• Organizational roles, responsibilities and authorities must be defined (clause 5.3).

Table 1 shows how the requirements in clauses 4 to 6 of ISO 9001:2008 compare to the same requirements in ISO CD 9001:2015. The requirements are scattered in clauses 5 to 9, and in Annex SL of ISO CD 9001:2015. This could confuse the organization’s personnel and its auditors.

Items left out

In addition to these changes, a review of the proposed 2015 revision indicates the following key provisions were left out of the CD:

  1. Clause 4.2.2—Quality manual and Clause 5.5.2—Management representative in ISO 9001:2008.
  2. ISO CD 9001:2015 Clause 4.2.3—Control of documents contains less detailed requirements than ISO 9001:2008. Missing are requirements to ensure that documents are updated and to prevent use of obsolete documents. In addition, there are no requirements for records control.
  3. The only reference to control of records is in Clause 3.11, note 2—Evidence of results achieved (records). Notes are not requirements.
  4. ISO CD 9001:2015 Clause 7.1.4—Monitoring and measuring devices is incomplete. The details covered in ISO 9001:2008 Clause 7.6—Control of monitoring and measuring equipment are not included in the CD.
  5. Clause 8.5.3 in ISO 9001:2008 requires a process to accomplish preventive action. This has been eliminated in ISO CD 9001:2015. Read the online-only sidebar "Risk and Preventive Action" for more details.

What now?

The U.S. Technical Advisory Group (TAG) working on ISO 9001 was asked to vote on whether to advance the CD to a draft international standard. We voted not to advance the CD because it does not resolve a number of important technical issues. Also, the significant number of reviewer comments indicates the draft generally lacks maturity.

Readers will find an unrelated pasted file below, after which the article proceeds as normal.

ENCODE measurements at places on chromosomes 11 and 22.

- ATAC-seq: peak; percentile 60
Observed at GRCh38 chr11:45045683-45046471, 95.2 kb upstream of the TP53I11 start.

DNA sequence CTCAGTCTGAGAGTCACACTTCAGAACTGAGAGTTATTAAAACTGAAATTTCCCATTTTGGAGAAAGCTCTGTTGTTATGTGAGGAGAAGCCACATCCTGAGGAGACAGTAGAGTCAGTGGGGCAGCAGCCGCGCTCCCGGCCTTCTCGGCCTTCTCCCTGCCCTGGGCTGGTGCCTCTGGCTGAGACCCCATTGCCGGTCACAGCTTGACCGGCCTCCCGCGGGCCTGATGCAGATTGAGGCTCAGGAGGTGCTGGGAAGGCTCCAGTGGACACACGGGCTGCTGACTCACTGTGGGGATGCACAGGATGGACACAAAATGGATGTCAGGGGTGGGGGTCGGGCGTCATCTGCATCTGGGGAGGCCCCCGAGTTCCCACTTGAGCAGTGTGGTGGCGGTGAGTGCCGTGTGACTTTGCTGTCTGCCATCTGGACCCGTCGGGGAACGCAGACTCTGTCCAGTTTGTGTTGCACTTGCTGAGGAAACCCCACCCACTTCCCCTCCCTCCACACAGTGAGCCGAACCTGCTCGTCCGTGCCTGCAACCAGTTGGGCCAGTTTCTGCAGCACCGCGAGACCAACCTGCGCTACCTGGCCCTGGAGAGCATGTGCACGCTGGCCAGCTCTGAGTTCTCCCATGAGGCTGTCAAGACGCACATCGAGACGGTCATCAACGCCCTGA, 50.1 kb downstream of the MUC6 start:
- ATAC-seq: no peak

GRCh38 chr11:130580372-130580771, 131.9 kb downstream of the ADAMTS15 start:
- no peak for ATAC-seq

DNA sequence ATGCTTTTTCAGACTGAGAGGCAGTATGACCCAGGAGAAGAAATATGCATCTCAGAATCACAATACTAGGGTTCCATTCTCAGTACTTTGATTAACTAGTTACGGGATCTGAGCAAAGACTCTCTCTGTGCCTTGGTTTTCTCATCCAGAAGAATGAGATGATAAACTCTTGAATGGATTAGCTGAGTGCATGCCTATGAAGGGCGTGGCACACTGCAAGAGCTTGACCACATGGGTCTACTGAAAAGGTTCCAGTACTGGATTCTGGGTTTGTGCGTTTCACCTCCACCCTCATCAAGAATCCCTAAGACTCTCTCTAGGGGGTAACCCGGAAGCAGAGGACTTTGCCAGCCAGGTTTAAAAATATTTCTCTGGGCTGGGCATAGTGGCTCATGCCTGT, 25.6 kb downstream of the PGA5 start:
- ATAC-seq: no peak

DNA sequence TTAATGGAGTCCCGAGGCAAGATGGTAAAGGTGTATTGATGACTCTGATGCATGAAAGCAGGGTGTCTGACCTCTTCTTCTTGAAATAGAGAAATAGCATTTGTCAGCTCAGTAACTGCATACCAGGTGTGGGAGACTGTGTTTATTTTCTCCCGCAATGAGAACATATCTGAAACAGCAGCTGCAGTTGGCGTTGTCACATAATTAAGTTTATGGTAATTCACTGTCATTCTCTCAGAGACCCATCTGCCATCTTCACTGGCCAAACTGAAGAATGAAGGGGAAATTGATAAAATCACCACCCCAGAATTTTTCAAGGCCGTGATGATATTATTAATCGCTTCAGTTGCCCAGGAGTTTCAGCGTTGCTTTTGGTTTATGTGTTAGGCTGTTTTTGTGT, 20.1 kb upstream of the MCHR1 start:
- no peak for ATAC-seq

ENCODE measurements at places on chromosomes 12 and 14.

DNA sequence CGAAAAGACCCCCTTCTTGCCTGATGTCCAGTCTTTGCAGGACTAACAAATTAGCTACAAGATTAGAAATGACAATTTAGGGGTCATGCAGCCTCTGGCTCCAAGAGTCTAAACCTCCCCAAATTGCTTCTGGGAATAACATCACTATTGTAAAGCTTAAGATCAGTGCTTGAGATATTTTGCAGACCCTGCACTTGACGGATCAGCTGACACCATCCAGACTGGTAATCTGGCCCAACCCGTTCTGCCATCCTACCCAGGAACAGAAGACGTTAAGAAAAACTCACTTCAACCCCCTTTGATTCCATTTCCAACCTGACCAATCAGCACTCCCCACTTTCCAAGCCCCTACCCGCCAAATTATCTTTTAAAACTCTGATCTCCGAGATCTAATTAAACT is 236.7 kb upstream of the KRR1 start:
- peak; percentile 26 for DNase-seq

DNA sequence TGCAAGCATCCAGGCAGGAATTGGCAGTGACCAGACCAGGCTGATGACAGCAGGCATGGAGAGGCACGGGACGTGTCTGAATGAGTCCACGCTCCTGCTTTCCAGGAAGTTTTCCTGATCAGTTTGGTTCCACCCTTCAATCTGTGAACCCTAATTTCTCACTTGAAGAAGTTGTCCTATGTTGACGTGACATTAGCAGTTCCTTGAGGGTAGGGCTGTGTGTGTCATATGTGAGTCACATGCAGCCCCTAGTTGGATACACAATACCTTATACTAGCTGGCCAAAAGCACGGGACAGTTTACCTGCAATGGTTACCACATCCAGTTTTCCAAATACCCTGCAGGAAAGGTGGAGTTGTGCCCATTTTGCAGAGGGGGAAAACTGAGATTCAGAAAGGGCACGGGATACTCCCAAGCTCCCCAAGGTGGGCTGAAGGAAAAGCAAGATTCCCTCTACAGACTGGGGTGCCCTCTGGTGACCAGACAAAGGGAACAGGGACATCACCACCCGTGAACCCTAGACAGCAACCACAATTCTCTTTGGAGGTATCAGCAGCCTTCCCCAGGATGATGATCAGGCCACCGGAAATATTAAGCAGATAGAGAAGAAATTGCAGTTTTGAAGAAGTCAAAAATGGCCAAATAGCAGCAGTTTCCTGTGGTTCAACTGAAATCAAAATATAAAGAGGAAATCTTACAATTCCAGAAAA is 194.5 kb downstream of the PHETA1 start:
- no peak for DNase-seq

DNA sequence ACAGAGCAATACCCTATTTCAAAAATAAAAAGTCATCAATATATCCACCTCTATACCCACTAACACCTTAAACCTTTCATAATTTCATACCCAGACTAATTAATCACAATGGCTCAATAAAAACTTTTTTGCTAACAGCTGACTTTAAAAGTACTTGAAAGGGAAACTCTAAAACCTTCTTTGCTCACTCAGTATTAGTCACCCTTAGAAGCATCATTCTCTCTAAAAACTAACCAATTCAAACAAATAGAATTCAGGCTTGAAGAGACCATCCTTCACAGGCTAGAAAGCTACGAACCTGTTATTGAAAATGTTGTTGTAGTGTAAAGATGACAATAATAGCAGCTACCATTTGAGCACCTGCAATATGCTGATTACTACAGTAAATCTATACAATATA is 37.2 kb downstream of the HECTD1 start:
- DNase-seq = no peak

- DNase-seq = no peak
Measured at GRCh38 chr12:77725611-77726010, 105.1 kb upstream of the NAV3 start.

Unfortunately, the U.S. TAG is only one of 65 voting members of Technical Committee (TC) 176 and the CD was approved by a vote of 50 to 12 with three abstentions. Of the 50 approvals, 35 included comments. The comments will be reviewed at the next meeting of TC 176 in November and a draft international standard will be developed and voted on. Approval of the final draft international standard will require a two-thirds approval with less than one-quarter of final votes negative.4

The revisions will also be compared in more detail to ensure ISO 9001 and ISO 14001 will be compatible. The next U.S. TAG meetings occur the week of March 17 in Orlando.

Some concerns

Chief among my concerns about the ISO CD 9001:2015 is its scrambled nature. Many of the requirements that are together in ISO 9001:2008 are scattered throughout the 2015 CD. This will cause confusion in the development of quality management systems after its publication in 2015.

My second concern is the key requirements left out of the CD. Examples include eliminating the requirements for a quality manual and a management representative, and the incomplete requirements for monitoring and measurement devices. In addition, preventive action is presented in a way that requires assumptions that many organizations may not make. It should be clearly presented as preventive action, as described in ISO 9001:2008.